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Tuesday, April 23, 2013

The failure of Windows 8 - so far

The brilliant Michael Mace has written a new blog about the pending buyout of Dell, although there have been some subsequent developments. Read it even if you don't care what happens to Dell, because it has a great explanation of the state of the PC business and the looming disaster of Windows 8.

Microsoft's strategy behind Windows 8 was three-fold:

  • Redesign Windows to run well on smartphones and tablets.
  • Force you to use the redesigned Windows on your PC, so that you'll become familiar with it.
  • Market Windows smartphones and tablets to you.
What's in it for you? Nothing, unless you believe that Windows-powered smartphones and tablets will be superior to iOS and Android products. What's in it for Microsoft? A lot. They are desperate to extend the life of the Windows franchise, which has lost consumer mindshare to iOS and Android. Microsoft has never been able to get traction for a variant of Windows in handheld products; they've been trying since the release of Windows CE in 1996. That's a remarkable record of futility. Ergo, the heavy-handed strategy now.

But as Michael says, Microsoft botched execution of the strategy. Windows 8 is simply unlovable. I had made up my mind months ago never to use it; there was no upside in my taking the time to learn a new user interface. Apparently, many other consumers and most industry CIOs agree. Windows 8 is actually killing sales of new PCs. If I had to buy a replacement laptop at this moment, I'd do one of three things: order it with Windows 7, reformat the hard drive to erase Windows 8 and do a clean install of Windows 7, or install Linux Mint (an option only for nerds.)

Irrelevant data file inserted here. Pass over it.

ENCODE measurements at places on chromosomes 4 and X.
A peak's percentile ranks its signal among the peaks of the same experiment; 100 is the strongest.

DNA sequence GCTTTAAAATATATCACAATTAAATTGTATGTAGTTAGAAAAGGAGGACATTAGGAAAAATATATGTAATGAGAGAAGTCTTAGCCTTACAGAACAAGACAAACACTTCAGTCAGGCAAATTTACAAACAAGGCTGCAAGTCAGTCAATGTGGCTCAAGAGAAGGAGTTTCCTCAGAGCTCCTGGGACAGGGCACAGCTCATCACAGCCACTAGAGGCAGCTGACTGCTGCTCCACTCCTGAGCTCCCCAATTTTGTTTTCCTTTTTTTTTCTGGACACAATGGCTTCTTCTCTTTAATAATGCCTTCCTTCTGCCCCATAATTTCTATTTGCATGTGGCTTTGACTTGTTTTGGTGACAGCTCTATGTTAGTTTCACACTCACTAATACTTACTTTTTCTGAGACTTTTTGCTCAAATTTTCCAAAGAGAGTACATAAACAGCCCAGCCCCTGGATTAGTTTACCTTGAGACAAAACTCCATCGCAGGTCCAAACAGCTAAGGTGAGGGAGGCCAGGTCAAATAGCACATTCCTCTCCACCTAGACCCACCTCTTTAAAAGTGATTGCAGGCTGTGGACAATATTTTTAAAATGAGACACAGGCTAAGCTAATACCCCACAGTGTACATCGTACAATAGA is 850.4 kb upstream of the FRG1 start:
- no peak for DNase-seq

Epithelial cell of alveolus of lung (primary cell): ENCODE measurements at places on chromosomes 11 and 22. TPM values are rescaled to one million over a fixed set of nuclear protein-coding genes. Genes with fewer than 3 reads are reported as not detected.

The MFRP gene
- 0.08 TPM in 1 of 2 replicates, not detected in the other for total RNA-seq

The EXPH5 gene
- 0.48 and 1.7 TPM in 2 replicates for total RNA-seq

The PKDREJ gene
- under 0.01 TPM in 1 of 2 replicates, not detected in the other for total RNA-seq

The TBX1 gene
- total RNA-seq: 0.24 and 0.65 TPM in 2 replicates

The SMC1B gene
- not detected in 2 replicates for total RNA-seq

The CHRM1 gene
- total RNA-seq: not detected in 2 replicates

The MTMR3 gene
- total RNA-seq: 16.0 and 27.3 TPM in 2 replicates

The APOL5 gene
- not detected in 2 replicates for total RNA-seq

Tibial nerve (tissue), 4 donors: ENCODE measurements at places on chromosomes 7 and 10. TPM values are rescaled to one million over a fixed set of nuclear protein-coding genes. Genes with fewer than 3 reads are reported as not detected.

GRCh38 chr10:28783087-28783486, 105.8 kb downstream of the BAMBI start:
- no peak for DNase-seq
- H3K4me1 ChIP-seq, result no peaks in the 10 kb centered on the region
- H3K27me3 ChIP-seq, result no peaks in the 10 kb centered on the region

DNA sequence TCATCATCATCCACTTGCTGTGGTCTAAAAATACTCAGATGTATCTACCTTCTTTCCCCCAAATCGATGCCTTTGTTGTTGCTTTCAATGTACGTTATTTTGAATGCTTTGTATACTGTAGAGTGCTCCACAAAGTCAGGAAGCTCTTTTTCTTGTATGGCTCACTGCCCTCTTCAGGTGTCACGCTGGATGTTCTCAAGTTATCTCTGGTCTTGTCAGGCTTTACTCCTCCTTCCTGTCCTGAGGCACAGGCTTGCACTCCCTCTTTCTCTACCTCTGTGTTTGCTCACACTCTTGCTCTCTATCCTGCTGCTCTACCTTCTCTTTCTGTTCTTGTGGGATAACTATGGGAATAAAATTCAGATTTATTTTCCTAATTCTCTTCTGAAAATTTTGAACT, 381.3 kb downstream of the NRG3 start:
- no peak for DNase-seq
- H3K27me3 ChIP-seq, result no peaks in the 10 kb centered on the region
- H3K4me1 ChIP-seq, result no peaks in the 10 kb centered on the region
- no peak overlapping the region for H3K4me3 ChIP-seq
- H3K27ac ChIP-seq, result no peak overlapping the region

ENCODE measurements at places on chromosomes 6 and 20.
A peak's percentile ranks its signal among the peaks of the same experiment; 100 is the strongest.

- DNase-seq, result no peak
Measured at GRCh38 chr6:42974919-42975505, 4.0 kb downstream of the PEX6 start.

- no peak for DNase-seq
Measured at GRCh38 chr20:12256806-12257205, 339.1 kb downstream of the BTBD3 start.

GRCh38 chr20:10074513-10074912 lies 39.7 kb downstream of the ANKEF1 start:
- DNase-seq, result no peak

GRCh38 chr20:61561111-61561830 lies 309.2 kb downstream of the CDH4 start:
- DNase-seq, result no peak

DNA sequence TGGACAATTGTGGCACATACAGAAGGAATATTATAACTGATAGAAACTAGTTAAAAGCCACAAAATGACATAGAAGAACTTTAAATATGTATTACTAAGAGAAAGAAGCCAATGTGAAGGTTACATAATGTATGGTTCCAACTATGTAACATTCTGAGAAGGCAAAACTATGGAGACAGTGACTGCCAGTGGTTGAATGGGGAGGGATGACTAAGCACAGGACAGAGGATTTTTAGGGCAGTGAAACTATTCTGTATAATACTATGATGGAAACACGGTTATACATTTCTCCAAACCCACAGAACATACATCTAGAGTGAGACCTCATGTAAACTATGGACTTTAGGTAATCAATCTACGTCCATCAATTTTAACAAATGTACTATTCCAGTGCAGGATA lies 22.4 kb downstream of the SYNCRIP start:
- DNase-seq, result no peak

If enough people resist Microsoft's self-centered strategy -- and apparently, enough people are -- Microsoft will have to reconsider. There are already signs that Microsoft will make concessions in Windows 8.1 to lower the hurdle of unfamiliarity. Although these reports could be mere obfuscation from Microsoft, I'm sure that Microsoft prefers tweaking their strategy to abandoning it. Besides, my friend John Mainwaring often observes that Microsoft has alternated between successful and unsuccessful releases of Windows:

  • Windows 98... good.
  • Windows ME... awful.
  • Windows XP... good.
  • Windows Vista... awful.
  • Windows 7... good.
  • Windows 8... awful.
The expectation, then, is that Microsoft will improve things in 8.1. But if they don't, the PC market will stagnate sooner than it should have to. Microsoft won't go out of business, but some other companies will.